Holiday books to delight children
Christmas is less than a month away, and children are eagerly awaiting the magic and fun that this holiday brings. Reading wonderful holiday books together helps add to the excitement, such as those reviewed below.
Don’t forget to look for next week’s column, where readers across the country have offered suggestions of their favorite holiday books and favorite books in general. Amid all of the excitement and preparations, reading a good book adds to the warmth of the season!
Books to borrow
The following book is available at many public libraries.
“Max’s Christmas” written and illustrated in color by Rosemary Wells, Dial Books, 26 pages Read aloud: birth to age 4. Read yourself: age 6Ð7.
Max is back to his antics again, this time insisting that he stay up to see Santa Claus coming down the chimney. Of course, his sister tells him he cannot see Santa Claus because nobody EVER sees Santa Claus. Max doesn’t believe Ruby, and as usual, decides to take matters into his own hands.
When Ruby leaves Max’s room, Max takes his blanket and sneaks down the stairs. He positions himself in front of the chimney and waits and waits and waits. Then at long last, Santa zooms down the chimney and into the living room. Max is surprised by his arrival, but no one is more surprised than Ruby when she comes looking for Max.
As lovable and spunky as ever, toddlers will want to read this Christmas selection over and over again.
Library: Carson City Library, 900 North Roop St., Carson City
Library Director: Sally Edwards
Youth Services Librarian: Cory King
Choices this week: “If You Give a Mouse a Cookie” by Laura Joffe Numeroff; “Peace Tales: World Folk Tales to Talk About” compiled by Margaret Read MacDonald; “Because of Winn-Dixie” by Kate DiCamillo
Books to buy
The following books are available at favorite bookstores.
“The Wee Christmas Cabin of Carn-na-ween” by Ruth Sawyer, illustrated by Max Grafe, Candlewick, 2005, 40 pages, $14.99 hardcover.
Read aloud: age 4Ð5 and older. Read yourself: age 7Ð8 and older.
“A hundred years ago and more,” a newborn child was left upon a cabin doorsill in Carn-na-ween. The babe was known by all to be a tinker’s child, but Bridget and Conal Hegarty named the girl Oona and raised her as their own. Oona was a beautiful and gentle child, accomplished in everything she set her hands to. But a tinker’s child was marked – no one would be her friend and no young man would dare think to marry her. Oona dreamed that one day she would have a cabin of her own, but because she was a tinker’s child, Oona spent her life going from cabin to cabin, lovingly caring for young and old, the sick and dying, in exchange for a place to sleep and a bit of food. When she was no longer needed, she was put out.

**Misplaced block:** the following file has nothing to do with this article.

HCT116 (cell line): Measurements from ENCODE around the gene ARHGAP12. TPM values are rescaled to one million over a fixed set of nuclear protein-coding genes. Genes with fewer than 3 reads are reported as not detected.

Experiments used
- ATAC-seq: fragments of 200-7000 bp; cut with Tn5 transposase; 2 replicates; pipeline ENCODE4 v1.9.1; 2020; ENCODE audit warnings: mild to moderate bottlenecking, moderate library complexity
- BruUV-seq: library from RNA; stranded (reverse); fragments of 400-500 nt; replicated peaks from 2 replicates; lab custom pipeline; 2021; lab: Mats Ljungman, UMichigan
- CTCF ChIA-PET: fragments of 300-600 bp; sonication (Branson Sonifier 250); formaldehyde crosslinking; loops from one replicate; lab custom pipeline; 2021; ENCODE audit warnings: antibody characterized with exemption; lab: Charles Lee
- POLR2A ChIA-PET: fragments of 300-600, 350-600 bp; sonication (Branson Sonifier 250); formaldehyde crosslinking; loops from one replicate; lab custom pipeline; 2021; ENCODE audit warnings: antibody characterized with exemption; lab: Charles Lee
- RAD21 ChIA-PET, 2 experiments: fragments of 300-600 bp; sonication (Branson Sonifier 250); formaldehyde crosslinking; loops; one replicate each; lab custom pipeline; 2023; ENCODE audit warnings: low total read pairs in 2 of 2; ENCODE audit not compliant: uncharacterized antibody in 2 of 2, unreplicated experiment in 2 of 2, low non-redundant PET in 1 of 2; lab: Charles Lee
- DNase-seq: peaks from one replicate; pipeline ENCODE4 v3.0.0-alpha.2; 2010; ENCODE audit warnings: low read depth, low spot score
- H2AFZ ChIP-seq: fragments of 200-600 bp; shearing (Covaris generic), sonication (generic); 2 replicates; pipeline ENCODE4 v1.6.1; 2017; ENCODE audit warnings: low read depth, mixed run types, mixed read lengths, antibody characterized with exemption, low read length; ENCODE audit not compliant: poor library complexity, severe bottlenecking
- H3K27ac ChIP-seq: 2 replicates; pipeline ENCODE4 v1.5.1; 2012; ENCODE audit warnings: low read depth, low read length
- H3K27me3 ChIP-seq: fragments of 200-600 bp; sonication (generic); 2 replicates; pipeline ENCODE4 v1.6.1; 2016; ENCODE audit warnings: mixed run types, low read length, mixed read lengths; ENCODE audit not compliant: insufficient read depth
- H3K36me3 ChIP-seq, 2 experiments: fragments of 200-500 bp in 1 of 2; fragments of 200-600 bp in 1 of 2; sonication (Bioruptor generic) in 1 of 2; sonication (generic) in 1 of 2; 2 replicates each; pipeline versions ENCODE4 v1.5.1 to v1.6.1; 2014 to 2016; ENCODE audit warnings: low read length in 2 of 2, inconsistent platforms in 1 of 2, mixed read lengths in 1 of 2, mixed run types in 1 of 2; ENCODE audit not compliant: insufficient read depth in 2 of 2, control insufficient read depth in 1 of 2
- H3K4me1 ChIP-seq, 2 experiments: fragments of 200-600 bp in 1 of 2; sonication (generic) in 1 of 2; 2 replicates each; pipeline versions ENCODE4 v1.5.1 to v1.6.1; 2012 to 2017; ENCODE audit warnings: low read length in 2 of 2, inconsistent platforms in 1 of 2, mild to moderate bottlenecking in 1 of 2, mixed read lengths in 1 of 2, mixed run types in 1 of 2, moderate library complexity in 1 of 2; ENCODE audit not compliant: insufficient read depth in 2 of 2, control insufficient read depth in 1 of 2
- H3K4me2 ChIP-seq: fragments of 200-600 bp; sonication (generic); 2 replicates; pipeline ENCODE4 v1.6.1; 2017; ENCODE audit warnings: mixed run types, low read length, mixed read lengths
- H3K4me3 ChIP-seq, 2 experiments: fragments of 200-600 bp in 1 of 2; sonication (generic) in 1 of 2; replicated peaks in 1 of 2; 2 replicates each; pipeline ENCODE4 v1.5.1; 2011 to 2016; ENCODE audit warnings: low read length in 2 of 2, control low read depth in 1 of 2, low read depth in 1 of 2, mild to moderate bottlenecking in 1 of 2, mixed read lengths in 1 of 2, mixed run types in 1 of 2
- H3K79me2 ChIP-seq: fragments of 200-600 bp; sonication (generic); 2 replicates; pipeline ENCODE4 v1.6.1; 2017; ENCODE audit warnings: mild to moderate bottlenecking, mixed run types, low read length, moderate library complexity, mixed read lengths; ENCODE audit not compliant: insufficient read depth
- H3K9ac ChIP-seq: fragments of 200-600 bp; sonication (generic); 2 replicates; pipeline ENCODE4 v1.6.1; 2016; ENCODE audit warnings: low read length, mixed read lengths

When Oona was a very old woman, a famine spread through the country. Oona’s heart ached for the hungry children, so she decided to leave that cabin so that they might have her small portion. On a snowy Christmas Eve night, she took her few belongings and headed out into the night. She settled down in the snow near the bogland where it was said the Gentle People – fairies – lived. Although Oona had never seen a fairy before, she did that night, for they came to Oona to reward her for a lifetime of kindness to others.
Beautifully written and illustrated, this outstanding selection, first published in 1941, excels in every way.
“Dear Santa Claus” by Alan Durant, illustrated by Vanessa Cabban, Candlewick, 2005, 28 pages, $14.99 hardcover.
Read aloud: age 4Ð7. Read yourself: age 7.
Holly decides to write a letter to Santa Claus, and to her surprise, he writes back. Santa Claus wants to know what Holly wants for Christmas, but in a return letter to Santa, she isn’t specific except to suggest that maybe he might need a helper on Christmas Eve. The two continue sending letters back and forth until Christmas Eve, when Holly realizes that Santa Claus has understood her Christmas wish all along.
Full of fun and five wonderful letters and gifts from Santa Claus tucked inside their own envelopes, children will love this magical holiday story.
n Nationally syndicated, Kendal Rautzhan writes and lectures on children’s’ literature. She may be reached at email@example.com